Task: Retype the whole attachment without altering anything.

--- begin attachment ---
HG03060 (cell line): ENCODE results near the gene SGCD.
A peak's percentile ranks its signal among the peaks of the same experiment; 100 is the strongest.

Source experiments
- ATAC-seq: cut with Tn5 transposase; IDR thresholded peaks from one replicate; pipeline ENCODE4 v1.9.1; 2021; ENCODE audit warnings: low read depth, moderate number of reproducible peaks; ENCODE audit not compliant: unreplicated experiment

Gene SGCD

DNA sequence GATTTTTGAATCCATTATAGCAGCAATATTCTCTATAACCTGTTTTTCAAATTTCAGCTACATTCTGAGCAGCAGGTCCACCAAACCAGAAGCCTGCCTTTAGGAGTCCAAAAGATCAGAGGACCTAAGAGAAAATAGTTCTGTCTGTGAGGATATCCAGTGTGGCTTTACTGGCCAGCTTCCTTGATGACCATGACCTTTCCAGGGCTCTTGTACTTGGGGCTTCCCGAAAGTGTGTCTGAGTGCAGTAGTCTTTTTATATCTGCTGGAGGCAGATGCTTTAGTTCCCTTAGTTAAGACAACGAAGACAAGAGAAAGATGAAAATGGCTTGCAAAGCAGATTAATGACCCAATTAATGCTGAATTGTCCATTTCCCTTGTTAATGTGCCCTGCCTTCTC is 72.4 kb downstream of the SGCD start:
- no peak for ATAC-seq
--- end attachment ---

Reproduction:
HG03060 (cell line): ENCODE results near the gene SGCD.
A peak's percentile ranks its signal among the peaks of the same experiment; 100 is the strongest.

Source experiments
- ATAC-seq: cut with Tn5 transposase; IDR thresholded peaks from one replicate; pipeline ENCODE4 v1.9.1; 2021; ENCODE audit warnings: low read depth, moderate number of reproducible peaks; ENCODE audit not compliant: unreplicated experiment

Gene SGCD

DNA sequence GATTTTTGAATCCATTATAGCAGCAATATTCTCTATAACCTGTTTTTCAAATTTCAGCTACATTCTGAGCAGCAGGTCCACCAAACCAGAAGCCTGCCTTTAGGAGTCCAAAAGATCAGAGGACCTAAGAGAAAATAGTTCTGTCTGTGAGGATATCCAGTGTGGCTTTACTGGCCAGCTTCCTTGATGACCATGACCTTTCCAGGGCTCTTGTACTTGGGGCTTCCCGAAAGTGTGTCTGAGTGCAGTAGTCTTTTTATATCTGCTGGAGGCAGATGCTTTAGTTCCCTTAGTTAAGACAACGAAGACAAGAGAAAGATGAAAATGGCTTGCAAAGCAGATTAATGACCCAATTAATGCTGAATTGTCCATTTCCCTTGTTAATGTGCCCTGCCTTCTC is 72.4 kb downstream of the SGCD start:
- no peak for ATAC-seq